Most states have adopted the 2017 update of the National Electrical Code, and some have even graduated to the 2020 version. In both, module-level rapid shutdown is required for any solar project on a building. In the past year, many manufacturers have introduced their own rapid shutdown devices with different features and price points.
“Having multiple different manufacturers or technologies in the market for that allows flexibility and actually allows a lot of forward compatibility,” said Michael Mills-Price, head of inverter and energy storage business at PVEL.
Along with longtime RSD manufacturer Tigo Energy, installers can now choose among a number of brands, from APsystems to Generac, that are now offering their proprietary rapid shutdown tools.
Some devices on the market are compatible with any brand of string inverter. For example, APsystems produces the rapid shutdown package called APsmart, a small device that can either be buckled to the module frame or applied to the backsheet using adhesive. The company says its device works well for bifacial applications due to its compact size and tucked-away installation option.
ZERUN makes a similar product called the ZERUN Rapid Shutdown Solution. The devices are duration-tested before shipment to ensure longevity and can also be mounted on the module frame or backsheet.
IMO Automation makes the FireRaptor, a device that comes with a 20-year warranty and doesn’t require powerline communications. The FireRaptor can automatically shut down if the temperature sensor detects a rise above the programmed trigger level.
Other rapid shutdown devices only work with one brand of inverter. Generac’s PWRzone system comes with an optimizer and small rapid shutdown switch, but it only works with the company’s PWRcell inverters. Similarly, SolarEdge offers a power optimizer with built-in rapid shutdown functionality, but only works with SolarEdge inverters.
As a final option, installers can choose to use microinverters to satisfy rapid shutdown requirements without having to install both a string inverter and RSD. Microinverters are often seen as inherently compliant with rapid shutdown rules because they convert high-voltage DC power to lower-voltage, safer AC power that can drop down to 80 V within 30 seconds. However, the 2017 NEC does not specifically identify microinverters as a way to satisfy the rapid shutdown requirement.
Module-level rapid shutdown has added cost and time to installations, but also brings important protection to first responders in case of a fire. Although rapid shutdown devices can vary widely, installers should review test reports like those from PVEL to ensure rapid shutdown functionality before choosing which of these important devices to use.
Yi Kang says
That’s good point, those products which is using PLC signals to initiate rapid shutdown function had that challenges you mentioned, like not be able to perform IV analysis before commissioned.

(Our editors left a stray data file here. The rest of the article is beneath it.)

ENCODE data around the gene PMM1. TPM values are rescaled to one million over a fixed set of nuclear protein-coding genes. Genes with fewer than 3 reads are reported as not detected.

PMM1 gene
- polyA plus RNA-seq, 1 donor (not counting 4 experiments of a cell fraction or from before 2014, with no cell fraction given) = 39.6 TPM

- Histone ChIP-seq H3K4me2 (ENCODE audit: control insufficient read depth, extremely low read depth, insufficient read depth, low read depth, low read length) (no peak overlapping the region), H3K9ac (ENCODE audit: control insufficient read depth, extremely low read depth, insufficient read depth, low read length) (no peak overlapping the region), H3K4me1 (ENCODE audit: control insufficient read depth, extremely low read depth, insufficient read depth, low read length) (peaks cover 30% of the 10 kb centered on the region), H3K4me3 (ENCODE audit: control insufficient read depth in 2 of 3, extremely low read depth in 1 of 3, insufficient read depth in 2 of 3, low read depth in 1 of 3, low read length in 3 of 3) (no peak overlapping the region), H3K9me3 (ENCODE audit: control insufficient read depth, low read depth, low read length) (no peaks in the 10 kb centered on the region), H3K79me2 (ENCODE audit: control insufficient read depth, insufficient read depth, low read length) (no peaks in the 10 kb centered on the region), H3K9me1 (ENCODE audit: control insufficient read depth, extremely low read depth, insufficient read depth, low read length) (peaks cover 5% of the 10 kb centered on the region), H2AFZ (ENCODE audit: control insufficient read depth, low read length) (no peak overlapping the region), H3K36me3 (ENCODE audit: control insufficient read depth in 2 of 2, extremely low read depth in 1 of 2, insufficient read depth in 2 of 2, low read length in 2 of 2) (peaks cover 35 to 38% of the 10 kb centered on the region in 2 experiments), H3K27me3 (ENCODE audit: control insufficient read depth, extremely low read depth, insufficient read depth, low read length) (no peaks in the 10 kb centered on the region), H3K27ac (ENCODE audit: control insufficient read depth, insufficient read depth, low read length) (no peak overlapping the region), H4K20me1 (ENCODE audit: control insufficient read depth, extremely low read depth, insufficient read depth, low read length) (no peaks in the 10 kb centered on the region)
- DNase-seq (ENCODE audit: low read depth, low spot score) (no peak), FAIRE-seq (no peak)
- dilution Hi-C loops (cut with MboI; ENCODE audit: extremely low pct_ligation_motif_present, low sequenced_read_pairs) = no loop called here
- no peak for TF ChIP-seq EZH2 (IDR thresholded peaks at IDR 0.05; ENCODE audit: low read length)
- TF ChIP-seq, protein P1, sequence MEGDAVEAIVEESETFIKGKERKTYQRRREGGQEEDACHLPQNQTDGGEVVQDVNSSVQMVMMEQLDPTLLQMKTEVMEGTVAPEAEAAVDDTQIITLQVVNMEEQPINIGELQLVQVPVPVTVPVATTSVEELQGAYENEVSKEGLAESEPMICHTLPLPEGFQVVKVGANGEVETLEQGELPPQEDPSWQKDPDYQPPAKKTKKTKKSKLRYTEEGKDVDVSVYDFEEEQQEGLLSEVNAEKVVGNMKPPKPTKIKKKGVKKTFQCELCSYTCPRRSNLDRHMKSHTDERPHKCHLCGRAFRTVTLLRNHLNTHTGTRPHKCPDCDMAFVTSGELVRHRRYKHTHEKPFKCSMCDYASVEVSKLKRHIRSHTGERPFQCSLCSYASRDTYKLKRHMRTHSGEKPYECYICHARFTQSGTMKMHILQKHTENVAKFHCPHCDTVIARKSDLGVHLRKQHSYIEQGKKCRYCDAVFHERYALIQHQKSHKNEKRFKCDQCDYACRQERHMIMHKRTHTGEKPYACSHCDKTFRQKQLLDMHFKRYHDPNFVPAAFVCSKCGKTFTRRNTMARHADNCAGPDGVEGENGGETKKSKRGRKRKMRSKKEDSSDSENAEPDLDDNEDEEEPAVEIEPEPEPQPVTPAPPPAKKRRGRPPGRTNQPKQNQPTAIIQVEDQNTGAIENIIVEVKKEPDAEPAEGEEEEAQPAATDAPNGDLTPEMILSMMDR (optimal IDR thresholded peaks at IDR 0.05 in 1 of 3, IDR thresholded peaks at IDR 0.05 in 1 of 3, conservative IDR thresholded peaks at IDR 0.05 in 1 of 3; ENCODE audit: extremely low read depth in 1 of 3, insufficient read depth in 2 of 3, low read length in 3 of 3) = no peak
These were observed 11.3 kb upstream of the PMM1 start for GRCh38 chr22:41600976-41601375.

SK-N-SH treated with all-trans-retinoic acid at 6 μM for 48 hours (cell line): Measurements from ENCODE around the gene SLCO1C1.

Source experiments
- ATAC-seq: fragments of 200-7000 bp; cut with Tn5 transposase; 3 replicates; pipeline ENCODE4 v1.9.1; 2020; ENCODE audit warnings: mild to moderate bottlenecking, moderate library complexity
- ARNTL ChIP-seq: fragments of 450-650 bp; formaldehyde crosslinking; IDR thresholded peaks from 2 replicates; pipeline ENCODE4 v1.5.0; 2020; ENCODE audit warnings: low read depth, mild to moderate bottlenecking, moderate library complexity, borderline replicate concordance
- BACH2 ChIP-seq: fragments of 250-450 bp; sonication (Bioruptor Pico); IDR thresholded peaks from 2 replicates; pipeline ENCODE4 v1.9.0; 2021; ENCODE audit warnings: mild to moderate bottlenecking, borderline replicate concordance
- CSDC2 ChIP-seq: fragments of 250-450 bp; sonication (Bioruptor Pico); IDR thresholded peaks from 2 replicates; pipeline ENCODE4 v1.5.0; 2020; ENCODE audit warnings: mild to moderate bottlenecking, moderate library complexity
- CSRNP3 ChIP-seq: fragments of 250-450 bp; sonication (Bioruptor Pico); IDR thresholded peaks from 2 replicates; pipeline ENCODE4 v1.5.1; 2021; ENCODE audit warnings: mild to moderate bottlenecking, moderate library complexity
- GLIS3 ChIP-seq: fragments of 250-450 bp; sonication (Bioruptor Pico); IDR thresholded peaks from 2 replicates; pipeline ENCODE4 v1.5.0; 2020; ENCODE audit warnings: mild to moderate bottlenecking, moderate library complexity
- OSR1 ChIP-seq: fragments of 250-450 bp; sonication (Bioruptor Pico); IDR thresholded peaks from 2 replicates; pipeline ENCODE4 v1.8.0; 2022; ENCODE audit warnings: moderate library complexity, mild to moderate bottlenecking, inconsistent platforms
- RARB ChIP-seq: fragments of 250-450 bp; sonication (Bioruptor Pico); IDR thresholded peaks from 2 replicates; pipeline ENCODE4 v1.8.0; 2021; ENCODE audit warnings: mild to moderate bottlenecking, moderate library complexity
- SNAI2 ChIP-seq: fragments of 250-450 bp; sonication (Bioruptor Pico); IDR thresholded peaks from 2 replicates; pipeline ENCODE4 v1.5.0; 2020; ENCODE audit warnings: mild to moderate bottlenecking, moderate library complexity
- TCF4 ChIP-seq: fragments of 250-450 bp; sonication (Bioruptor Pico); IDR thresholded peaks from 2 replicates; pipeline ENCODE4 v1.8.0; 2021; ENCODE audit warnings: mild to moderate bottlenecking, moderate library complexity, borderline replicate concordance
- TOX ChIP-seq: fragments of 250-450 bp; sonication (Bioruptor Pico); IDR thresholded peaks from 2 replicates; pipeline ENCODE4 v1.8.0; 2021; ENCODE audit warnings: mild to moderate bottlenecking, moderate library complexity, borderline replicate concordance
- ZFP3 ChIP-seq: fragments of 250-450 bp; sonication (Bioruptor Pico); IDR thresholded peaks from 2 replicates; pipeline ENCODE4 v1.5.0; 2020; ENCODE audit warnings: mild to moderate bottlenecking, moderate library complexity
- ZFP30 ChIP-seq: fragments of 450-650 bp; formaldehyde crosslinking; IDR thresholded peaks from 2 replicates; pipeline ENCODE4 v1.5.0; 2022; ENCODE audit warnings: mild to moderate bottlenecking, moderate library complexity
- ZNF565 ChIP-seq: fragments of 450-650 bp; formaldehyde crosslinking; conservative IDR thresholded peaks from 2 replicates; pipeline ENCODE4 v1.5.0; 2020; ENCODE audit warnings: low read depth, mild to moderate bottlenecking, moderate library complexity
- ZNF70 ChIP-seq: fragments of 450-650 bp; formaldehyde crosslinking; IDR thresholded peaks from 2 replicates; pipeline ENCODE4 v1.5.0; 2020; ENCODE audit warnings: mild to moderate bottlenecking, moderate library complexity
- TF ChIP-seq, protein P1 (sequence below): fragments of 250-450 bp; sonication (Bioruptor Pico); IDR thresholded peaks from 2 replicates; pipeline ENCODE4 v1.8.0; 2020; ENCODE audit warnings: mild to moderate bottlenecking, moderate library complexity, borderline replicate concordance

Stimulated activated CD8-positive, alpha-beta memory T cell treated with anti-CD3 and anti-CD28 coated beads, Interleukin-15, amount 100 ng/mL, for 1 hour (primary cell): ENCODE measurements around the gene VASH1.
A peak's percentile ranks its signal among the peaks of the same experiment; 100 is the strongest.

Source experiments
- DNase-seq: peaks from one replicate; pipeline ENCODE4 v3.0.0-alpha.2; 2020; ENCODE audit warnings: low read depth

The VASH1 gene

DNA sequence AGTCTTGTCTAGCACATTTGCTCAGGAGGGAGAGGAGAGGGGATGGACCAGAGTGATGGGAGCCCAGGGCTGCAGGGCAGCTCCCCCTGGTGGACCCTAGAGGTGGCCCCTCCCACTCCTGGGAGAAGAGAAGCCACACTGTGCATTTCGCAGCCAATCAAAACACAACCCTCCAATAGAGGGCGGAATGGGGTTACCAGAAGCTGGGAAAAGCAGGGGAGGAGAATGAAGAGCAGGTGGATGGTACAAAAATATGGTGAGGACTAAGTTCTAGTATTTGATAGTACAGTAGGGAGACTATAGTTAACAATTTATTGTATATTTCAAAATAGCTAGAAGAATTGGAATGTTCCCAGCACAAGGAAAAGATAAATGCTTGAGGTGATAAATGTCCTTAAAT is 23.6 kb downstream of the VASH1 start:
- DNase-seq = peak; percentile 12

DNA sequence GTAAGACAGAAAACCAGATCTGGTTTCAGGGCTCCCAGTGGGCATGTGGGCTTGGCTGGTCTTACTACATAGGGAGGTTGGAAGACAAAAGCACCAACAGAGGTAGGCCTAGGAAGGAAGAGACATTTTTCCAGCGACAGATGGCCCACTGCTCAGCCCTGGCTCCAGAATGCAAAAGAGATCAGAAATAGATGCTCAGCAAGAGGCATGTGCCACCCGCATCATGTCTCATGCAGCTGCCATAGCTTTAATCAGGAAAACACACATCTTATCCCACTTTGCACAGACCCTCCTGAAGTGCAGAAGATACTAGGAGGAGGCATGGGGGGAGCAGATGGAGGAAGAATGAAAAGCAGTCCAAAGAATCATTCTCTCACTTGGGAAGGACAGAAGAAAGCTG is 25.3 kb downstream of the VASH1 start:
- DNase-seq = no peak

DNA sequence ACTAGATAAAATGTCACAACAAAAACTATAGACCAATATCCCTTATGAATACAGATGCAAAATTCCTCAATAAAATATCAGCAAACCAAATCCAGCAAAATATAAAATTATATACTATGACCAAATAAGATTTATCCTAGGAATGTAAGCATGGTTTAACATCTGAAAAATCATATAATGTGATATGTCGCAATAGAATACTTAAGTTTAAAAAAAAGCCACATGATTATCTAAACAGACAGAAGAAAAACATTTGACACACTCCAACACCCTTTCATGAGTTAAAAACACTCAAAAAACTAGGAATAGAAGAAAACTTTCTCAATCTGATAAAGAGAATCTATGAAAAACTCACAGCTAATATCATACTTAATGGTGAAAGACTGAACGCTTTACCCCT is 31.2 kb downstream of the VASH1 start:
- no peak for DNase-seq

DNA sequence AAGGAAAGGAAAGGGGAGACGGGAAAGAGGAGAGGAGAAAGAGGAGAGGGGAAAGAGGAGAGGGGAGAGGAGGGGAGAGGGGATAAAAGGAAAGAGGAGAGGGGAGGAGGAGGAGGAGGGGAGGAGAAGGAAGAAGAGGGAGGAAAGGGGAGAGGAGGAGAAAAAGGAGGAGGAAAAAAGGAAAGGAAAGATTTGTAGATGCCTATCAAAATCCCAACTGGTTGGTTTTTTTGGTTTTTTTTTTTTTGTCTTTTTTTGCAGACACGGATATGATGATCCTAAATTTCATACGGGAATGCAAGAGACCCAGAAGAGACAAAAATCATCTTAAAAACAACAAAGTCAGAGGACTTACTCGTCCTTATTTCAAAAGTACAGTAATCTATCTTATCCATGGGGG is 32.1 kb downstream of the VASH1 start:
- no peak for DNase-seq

But it had been conquered after APsmart developed a simple handy tool: RSD-Start Kit. This tool can turn on all SunSpec RSD PLC communication protocol devices(receivers) independently, including Tigo’s systems, temperately switching RSD system on isolated just like FireRaptor does. Then installers could measure string dc open air voltages, perform IV tracing, or do self-checking string inverters without Grid. The most important: field engineers could do troubleshooting easily now, especially on string inverter side.
For MLPE, I would suggest customers to pay attention on services quality rather than how many years manufactures promised warranty, and that’s why we believe following SunSpec Alliance as multi-vendors solutions would be benefit for whole industry. After all, the NEC RSD codes will bring more surprises than people imaged…..
“Module-level rapid shutdown has added cost and time to installations, but also brings important protection to first responders in case of a fire. Although rapid shutdown devices can vary widely, installers should review test reports like those from PVEL to ensure rapid shutdown functionality before choosing which of these important devices to use.”
This is what I see as the major problem, no consistency, more costs to the homeowner and no real “way” to verify a system works when commissioned. Yeah, you can trip the protection and look at end voltage, but this does not necessarily prove the power out allowed is really safe or effective. The mentioned FireRaptor device that needs no power line communications and has a 20 year warranty sounds more reliable than some of the other products on the market now. Over just the past five years, manufacturers have brought out simplified roof mounting systems that do less intrusion into the roof structure and make it easier to install a roof mount array. The old Engineering adage KISS still applies. Although solar PV has a better ROI than it did just 15 years ago, the installation of solar PV and now more often smart ESS is still a marathon not a sprint.